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satiate
used in The Iliad by Homer (translated by: Lang, Leaf, & Myers)

5 uses
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Definition
to satisfy a hunger; or fill to satisfaction (typically said of hunger for food, but can be said of anything desired—such as of knowledge or sensual pleasure)
  • Fearless though he be and insatiate of turmoil, I ween that he shall be fain to rest his knees, if he escape from the fury of war and terrible fray.
    Book 7 (27% in)
  • Thereat trembling gat hold of Achaians and Trojans for fear, so mightily bellowed Ares insatiate of battle.
    Book 5 (93% in)
  • ...beheld them, for against his tower they went, bringing with them ruin; and he looked along the tower of the Achaians if perchance he might see any of the leaders, that would ward off destruction from his comrades, and he beheld the two Aiantes, insatiate of war, standing there, and Teukros hard by, newly come from his hut; but he could not cry to be heard of them, so great was the din, and the noise went up unto heaven of smitten shields and helms with horse-hair crests, and of the...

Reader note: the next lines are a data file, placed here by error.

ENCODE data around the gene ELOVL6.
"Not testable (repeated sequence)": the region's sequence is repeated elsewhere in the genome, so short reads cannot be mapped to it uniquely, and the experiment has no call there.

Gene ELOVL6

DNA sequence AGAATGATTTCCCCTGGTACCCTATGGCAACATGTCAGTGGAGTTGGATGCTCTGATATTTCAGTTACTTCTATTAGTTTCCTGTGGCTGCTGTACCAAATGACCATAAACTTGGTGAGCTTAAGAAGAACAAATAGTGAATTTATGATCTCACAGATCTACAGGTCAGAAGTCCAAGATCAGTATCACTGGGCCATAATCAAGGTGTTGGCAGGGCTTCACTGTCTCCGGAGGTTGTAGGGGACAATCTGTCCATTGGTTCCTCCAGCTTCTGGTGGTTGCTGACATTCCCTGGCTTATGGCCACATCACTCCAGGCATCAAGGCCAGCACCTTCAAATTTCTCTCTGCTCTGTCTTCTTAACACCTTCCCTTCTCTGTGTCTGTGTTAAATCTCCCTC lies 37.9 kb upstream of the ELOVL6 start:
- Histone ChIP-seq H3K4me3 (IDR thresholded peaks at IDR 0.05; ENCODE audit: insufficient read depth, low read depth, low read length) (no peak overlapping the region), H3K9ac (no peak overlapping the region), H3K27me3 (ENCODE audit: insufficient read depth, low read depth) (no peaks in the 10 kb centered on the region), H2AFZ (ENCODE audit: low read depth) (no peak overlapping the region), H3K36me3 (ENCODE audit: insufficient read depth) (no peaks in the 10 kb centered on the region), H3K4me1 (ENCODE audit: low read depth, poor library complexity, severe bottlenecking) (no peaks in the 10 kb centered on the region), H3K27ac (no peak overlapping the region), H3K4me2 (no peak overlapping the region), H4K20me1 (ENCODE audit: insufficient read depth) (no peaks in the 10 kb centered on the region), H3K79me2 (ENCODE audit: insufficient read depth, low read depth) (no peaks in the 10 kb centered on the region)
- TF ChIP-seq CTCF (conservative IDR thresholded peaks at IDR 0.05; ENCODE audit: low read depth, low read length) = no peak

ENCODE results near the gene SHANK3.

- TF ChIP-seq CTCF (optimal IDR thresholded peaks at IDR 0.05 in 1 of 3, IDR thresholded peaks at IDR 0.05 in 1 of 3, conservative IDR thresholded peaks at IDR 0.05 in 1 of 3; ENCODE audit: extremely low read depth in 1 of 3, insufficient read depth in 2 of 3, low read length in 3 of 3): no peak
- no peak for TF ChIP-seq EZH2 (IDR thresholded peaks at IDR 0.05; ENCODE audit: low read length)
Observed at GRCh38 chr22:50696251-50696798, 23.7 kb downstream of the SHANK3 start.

Book 12 (71% in)
  • Then he bowed and fell, and Menelaos set his foot on his breast, and stripped him of his arms, and triumphed, saying: "Even thus then surely, ye will leave the ships of the Danaans of the swift steeds, ye Trojans overweening, insatiate of the dread din of war.
    Book 13 (75% in)
  • For verily I fear lest the Achaians repay their debt of yesterday, since by the ships there tarrieth a man insatiate of war, and never, methinks, will he wholly stand aloof from battle.
    Book 13 (89% in)

There are no more uses of "satiate" in The Iliad by Homer (translated by: Lang, Leaf, & Myers).

Typical Usage  (best examples)
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